Wheat finally shows up

Its been a long while, over 45 days that I have been pouring over the CFIA data – transcribing, cross checking, error correcting, and reading through the results to make sense of it all.

It has been exhilarating and disappointing the same time. Exhilarating because I managed to get the food testing data from CFIA. Disappointing because it clearly shows that foods produced in Canada and USA are without a question the very worst in the world, when it comes to glyphosate/AMPA poisoning. More than disappointing, it has been heartbreaking to face the harsh and glaring truth that your government may be in collusion, knowingly or unknowingly, in slow-poisoning you, and in a manner that leaves a smaller and smaller path, not well defined that too, for you to avoid subjecting yourself to slow-poison from your food.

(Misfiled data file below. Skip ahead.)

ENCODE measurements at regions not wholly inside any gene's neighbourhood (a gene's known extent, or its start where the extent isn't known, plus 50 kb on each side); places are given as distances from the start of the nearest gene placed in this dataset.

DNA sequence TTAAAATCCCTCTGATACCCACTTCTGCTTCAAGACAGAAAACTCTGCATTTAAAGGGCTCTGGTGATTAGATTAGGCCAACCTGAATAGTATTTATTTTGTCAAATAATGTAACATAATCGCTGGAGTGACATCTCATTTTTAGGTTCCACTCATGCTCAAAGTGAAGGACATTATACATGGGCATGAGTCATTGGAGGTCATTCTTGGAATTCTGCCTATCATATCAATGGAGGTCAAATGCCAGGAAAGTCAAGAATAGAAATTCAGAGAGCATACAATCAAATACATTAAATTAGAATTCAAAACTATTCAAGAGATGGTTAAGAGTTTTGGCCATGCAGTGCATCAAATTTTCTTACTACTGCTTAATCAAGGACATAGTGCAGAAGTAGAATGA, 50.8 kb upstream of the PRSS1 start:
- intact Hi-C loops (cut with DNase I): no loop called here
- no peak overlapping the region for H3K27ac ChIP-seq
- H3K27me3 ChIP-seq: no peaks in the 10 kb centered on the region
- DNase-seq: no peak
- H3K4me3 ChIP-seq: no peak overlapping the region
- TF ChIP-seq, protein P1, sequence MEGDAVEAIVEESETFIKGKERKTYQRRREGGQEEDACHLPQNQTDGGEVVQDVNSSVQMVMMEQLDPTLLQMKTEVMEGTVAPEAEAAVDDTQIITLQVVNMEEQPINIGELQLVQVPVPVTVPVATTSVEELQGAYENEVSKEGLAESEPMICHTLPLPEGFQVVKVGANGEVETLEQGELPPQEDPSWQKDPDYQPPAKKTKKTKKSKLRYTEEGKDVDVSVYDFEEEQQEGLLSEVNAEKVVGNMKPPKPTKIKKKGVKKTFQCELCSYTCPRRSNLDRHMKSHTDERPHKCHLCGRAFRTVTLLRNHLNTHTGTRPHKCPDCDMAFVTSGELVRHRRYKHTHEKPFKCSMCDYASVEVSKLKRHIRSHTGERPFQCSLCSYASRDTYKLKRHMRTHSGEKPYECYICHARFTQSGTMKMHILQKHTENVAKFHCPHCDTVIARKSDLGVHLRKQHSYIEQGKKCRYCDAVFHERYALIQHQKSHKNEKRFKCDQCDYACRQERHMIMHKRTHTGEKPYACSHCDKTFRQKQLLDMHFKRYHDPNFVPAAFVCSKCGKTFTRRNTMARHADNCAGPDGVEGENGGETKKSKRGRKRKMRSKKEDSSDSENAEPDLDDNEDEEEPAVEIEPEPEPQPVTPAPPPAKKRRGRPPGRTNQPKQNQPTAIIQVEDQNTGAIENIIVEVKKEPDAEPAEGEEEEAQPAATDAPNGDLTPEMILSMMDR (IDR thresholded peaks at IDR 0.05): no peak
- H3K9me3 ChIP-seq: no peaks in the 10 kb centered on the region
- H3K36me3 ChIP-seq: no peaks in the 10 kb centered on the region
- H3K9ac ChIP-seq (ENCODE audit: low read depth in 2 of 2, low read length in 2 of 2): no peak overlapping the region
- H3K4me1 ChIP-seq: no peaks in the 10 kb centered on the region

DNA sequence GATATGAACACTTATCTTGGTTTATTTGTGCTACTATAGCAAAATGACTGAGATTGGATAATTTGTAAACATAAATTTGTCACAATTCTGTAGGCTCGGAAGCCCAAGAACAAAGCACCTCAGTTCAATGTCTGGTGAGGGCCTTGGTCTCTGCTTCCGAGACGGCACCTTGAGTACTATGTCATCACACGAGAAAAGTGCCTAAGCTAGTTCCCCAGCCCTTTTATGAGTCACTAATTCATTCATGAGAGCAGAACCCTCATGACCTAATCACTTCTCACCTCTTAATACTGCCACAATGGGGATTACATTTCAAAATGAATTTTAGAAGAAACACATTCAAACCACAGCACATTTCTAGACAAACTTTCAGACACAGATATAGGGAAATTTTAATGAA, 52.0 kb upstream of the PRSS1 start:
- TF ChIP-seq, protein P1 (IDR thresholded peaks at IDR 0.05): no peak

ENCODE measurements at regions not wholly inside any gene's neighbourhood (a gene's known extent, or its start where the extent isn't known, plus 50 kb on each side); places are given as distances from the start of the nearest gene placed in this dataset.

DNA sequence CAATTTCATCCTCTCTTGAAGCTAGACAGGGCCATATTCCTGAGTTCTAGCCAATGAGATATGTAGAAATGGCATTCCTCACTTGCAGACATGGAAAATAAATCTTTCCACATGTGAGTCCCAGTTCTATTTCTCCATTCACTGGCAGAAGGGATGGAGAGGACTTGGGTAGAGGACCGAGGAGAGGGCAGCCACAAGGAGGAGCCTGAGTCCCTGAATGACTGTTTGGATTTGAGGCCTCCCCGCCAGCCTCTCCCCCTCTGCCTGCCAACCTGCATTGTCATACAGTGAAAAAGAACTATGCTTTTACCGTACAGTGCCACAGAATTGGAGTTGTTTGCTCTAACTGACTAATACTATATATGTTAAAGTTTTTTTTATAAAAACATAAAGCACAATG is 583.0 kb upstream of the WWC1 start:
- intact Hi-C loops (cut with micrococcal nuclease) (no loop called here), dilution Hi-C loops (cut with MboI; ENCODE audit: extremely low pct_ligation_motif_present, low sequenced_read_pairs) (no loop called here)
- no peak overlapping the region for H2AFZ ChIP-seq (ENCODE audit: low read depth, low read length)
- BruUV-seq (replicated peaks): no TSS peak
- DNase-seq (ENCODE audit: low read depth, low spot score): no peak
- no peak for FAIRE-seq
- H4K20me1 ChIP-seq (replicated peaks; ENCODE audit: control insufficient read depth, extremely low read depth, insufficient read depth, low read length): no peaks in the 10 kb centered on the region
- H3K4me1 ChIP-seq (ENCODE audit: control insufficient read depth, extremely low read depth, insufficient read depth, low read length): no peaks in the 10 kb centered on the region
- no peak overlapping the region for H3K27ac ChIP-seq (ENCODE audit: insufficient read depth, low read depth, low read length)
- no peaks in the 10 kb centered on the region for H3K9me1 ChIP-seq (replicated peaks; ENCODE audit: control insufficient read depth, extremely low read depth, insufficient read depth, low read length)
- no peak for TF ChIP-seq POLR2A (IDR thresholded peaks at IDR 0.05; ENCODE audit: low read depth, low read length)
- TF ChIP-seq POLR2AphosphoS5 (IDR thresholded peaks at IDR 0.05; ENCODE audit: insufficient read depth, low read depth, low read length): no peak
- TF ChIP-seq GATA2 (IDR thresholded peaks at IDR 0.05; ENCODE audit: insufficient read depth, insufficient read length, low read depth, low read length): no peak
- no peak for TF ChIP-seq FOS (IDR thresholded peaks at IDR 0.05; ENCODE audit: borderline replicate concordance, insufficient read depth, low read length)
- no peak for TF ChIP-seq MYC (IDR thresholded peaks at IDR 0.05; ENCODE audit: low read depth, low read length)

It is heartbreaking to see how this toxic, dangerous and unnecessary technology can strong arm its way into every facet of a supposedly democratic system and pollute its science, regulatory mechanism, academia, media, and the widest imaginable swath of political process, leaving virtually no clear avenue for the people to correct this wholesale chemical attack on society and an assault on nature.

But one thing that baffled, annoyed, disappointed me at the same time, was absence of the very foods that were suspected to be at the top of the this glyphosate pyramid: wheat, canola and corn.

And now, after 45 breathtaking days and a lot of sleepless or fretful nights, long hours of thinking through, transcribing and fruitlessly searching for the elusive data on glyphosate test involving wheat, corn and canola, finally I begin to see a glimmer of hope on one side, and the ominous indication that what folks suspected all along, is actually true. Wheat and wheat products have much glyphosate.